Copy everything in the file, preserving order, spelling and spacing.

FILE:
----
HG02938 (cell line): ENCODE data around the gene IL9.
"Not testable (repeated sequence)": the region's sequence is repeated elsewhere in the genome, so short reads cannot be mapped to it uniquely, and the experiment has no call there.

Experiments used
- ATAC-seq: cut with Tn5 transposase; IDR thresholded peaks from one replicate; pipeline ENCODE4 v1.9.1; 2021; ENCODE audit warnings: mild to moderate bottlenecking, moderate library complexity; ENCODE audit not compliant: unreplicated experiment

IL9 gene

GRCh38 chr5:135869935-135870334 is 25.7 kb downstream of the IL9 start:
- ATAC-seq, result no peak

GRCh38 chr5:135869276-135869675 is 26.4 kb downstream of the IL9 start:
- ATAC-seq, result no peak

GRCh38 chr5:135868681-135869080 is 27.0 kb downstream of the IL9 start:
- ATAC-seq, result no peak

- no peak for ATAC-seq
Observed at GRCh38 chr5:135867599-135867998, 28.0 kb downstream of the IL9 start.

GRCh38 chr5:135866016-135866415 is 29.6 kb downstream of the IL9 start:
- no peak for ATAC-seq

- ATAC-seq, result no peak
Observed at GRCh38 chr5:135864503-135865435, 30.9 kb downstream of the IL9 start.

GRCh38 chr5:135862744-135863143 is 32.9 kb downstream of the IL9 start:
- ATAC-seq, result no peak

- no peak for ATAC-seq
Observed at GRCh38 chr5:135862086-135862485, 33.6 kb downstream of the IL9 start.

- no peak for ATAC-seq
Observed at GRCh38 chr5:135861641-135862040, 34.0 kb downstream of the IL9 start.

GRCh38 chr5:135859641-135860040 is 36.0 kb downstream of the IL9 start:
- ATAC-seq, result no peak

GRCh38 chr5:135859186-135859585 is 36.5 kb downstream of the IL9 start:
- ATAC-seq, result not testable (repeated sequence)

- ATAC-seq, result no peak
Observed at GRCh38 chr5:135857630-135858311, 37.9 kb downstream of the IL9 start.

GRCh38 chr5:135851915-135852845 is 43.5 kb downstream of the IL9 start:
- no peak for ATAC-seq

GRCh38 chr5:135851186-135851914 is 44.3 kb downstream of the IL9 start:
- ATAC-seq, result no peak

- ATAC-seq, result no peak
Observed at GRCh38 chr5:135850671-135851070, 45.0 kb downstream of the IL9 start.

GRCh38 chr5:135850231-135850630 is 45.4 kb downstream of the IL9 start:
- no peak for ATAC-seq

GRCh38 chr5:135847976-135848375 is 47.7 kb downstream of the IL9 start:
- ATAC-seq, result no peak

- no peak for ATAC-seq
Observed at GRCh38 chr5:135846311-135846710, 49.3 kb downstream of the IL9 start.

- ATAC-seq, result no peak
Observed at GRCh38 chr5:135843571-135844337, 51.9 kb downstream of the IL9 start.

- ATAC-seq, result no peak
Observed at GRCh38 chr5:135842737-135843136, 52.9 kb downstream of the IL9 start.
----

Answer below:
HG02938 (cell line): ENCODE data around the gene IL9.
"Not testable (repeated sequence)": the region's sequence is repeated elsewhere in the genome, so short reads cannot be mapped to it uniquely, and the experiment has no call there.

Experiments used
- ATAC-seq: cut with Tn5 transposase; IDR thresholded peaks from one replicate; pipeline ENCODE4 v1.9.1; 2021; ENCODE audit warnings: mild to moderate bottlenecking, moderate library complexity; ENCODE audit not compliant: unreplicated experiment

IL9 gene

GRCh38 chr5:135869935-135870334 is 25.7 kb downstream of the IL9 start:
- ATAC-seq, result no peak

GRCh38 chr5:135869276-135869675 is 26.4 kb downstream of the IL9 start:
- ATAC-seq, result no peak

GRCh38 chr5:135868681-135869080 is 27.0 kb downstream of the IL9 start:
- ATAC-seq, result no peak

- no peak for ATAC-seq
Observed at GRCh38 chr5:135867599-135867998, 28.0 kb downstream of the IL9 start.

GRCh38 chr5:135866016-135866415 is 29.6 kb downstream of the IL9 start:
- no peak for ATAC-seq

- ATAC-seq, result no peak
Observed at GRCh38 chr5:135864503-135865435, 30.9 kb downstream of the IL9 start.

GRCh38 chr5:135862744-135863143 is 32.9 kb downstream of the IL9 start:
- ATAC-seq, result no peak

- no peak for ATAC-seq
Observed at GRCh38 chr5:135862086-135862485, 33.6 kb downstream of the IL9 start.

- no peak for ATAC-seq
Observed at GRCh38 chr5:135861641-135862040, 34.0 kb downstream of the IL9 start.

GRCh38 chr5:135859641-135860040 is 36.0 kb downstream of the IL9 start:
- ATAC-seq, result no peak

GRCh38 chr5:135859186-135859585 is 36.5 kb downstream of the IL9 start:
- ATAC-seq, result not testable (repeated sequence)

- ATAC-seq, result no peak
Observed at GRCh38 chr5:135857630-135858311, 37.9 kb downstream of the IL9 start.

GRCh38 chr5:135851915-135852845 is 43.5 kb downstream of the IL9 start:
- no peak for ATAC-seq

GRCh38 chr5:135851186-135851914 is 44.3 kb downstream of the IL9 start:
- ATAC-seq, result no peak

- ATAC-seq, result no peak
Observed at GRCh38 chr5:135850671-135851070, 45.0 kb downstream of the IL9 start.

GRCh38 chr5:135850231-135850630 is 45.4 kb downstream of the IL9 start:
- no peak for ATAC-seq

GRCh38 chr5:135847976-135848375 is 47.7 kb downstream of the IL9 start:
- ATAC-seq, result no peak

- no peak for ATAC-seq
Observed at GRCh38 chr5:135846311-135846710, 49.3 kb downstream of the IL9 start.

- ATAC-seq, result no peak
Observed at GRCh38 chr5:135843571-135844337, 51.9 kb downstream of the IL9 start.

- ATAC-seq, result no peak
Observed at GRCh38 chr5:135842737-135843136, 52.9 kb downstream of the IL9 start.